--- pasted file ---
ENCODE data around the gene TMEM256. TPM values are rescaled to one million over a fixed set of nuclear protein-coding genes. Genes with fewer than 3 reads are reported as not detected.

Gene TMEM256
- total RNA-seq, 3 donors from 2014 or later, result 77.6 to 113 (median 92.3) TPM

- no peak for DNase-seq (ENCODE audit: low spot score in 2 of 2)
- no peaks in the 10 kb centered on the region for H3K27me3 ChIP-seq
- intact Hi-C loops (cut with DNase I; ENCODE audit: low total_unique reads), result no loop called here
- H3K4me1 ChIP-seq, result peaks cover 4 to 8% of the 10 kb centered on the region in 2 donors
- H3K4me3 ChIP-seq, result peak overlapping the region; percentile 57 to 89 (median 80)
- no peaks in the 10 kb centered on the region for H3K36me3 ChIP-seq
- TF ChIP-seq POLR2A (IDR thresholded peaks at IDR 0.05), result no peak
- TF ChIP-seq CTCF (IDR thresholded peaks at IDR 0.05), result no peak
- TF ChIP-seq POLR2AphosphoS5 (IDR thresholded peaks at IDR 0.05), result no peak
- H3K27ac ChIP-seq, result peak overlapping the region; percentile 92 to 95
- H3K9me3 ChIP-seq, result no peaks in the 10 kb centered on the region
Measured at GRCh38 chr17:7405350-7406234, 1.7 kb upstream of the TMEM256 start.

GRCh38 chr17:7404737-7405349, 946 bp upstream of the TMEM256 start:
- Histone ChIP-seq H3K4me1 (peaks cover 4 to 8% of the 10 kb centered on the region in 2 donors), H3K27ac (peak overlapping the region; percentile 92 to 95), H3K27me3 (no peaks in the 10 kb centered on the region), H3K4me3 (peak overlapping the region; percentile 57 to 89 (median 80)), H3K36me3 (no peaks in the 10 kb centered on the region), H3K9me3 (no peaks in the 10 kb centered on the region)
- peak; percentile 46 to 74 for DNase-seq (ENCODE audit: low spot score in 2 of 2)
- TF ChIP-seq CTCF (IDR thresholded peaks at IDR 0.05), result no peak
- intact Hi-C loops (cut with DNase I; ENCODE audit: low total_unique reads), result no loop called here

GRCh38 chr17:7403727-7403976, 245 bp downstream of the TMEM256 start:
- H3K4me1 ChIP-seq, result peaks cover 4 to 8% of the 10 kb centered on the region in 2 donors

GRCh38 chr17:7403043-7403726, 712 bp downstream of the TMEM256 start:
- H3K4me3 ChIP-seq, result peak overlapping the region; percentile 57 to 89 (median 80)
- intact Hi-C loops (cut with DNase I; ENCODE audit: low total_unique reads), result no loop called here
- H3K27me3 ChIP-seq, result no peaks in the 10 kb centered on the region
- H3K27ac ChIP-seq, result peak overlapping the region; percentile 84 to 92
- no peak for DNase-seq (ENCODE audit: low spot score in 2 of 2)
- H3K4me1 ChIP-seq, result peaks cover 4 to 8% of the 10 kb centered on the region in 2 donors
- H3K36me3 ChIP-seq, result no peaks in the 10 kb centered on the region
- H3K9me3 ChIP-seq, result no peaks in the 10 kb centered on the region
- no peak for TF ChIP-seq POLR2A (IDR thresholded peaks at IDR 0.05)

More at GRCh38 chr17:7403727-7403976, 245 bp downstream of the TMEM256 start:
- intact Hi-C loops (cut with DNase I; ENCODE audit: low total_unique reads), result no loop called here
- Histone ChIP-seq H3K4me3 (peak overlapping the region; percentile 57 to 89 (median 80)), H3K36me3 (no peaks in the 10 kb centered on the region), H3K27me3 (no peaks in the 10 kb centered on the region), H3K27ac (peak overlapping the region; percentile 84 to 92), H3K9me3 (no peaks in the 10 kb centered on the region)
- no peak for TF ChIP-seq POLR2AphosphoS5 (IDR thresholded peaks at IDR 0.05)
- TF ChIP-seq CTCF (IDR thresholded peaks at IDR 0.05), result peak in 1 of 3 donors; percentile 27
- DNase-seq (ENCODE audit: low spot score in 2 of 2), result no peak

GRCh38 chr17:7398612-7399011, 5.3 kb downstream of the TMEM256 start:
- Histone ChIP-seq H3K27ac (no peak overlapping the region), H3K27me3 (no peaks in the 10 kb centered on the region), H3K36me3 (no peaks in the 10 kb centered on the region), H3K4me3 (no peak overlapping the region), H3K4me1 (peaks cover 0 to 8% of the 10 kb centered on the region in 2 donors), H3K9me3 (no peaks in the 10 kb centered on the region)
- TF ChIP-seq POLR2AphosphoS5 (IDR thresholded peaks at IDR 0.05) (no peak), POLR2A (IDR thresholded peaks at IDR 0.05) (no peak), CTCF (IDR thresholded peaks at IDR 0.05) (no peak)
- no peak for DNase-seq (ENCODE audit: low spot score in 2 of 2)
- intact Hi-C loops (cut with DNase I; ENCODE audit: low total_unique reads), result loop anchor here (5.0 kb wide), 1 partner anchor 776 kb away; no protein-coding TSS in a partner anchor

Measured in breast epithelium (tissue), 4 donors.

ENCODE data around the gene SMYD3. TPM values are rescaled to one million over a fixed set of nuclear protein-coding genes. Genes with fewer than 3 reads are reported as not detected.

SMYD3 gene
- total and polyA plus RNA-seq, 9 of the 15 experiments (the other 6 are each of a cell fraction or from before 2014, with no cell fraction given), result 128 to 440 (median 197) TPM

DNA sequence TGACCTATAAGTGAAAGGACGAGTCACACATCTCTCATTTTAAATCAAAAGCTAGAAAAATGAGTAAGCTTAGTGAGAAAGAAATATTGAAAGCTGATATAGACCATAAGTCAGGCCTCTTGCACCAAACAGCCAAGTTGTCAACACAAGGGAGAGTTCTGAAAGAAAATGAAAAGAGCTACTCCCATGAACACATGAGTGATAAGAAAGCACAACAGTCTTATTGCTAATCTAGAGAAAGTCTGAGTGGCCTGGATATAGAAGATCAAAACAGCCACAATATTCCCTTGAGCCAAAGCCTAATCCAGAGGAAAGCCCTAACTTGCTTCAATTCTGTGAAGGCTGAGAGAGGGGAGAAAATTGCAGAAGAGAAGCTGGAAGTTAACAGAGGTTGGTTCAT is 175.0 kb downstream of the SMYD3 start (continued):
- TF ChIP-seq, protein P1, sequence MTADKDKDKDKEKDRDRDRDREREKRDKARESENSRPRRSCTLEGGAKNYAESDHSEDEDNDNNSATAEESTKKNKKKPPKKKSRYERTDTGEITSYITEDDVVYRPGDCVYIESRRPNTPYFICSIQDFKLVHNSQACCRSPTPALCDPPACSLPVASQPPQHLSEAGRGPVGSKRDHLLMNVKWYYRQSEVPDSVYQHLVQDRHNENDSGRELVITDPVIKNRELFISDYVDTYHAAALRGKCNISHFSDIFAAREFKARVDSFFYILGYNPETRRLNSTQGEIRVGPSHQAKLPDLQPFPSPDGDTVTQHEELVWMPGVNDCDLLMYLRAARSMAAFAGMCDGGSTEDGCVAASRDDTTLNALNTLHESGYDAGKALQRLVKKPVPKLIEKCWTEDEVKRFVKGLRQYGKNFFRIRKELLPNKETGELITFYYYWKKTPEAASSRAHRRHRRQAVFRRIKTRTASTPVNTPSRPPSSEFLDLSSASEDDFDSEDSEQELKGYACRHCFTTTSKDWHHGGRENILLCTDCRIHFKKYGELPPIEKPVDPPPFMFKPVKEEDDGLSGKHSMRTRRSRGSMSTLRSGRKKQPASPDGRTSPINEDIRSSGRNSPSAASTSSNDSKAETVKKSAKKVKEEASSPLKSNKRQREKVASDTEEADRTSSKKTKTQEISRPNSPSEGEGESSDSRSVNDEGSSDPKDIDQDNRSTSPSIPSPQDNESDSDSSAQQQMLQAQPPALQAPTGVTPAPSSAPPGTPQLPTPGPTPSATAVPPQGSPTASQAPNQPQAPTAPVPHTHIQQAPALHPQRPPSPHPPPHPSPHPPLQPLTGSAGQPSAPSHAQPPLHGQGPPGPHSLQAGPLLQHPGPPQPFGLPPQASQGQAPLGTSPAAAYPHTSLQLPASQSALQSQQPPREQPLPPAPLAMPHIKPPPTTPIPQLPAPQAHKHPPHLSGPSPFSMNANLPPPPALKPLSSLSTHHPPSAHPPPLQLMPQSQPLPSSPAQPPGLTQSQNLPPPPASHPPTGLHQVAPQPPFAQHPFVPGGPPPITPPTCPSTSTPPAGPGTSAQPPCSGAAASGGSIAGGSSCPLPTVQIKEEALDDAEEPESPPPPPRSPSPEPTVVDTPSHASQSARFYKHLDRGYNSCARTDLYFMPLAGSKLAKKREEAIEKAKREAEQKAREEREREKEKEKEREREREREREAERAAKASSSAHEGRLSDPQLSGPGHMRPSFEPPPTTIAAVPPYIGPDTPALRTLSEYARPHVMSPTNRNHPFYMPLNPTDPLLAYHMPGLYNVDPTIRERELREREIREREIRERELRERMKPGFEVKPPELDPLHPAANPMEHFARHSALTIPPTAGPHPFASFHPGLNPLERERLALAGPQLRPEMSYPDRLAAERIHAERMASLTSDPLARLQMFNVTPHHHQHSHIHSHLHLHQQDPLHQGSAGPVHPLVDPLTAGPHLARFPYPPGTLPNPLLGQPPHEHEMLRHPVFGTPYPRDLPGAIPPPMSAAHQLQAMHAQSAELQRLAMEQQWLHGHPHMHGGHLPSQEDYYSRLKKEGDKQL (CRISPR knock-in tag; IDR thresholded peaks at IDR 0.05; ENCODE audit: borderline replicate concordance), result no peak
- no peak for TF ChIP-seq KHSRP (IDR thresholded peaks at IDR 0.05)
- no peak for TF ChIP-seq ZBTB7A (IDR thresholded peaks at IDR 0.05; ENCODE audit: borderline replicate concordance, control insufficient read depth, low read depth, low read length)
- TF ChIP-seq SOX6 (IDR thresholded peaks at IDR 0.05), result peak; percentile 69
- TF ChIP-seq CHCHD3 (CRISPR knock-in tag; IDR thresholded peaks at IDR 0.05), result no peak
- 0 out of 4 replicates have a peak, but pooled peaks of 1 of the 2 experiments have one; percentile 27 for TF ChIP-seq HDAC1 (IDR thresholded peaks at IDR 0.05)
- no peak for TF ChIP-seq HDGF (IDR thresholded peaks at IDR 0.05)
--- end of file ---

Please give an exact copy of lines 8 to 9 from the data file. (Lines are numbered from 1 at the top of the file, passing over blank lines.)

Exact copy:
- H3K4me3 ChIP-seq, result peak overlapping the region; percentile 57 to 89 (median 80)
- no peaks in the 10 kb centered on the region for H3K36me3 ChIP-seq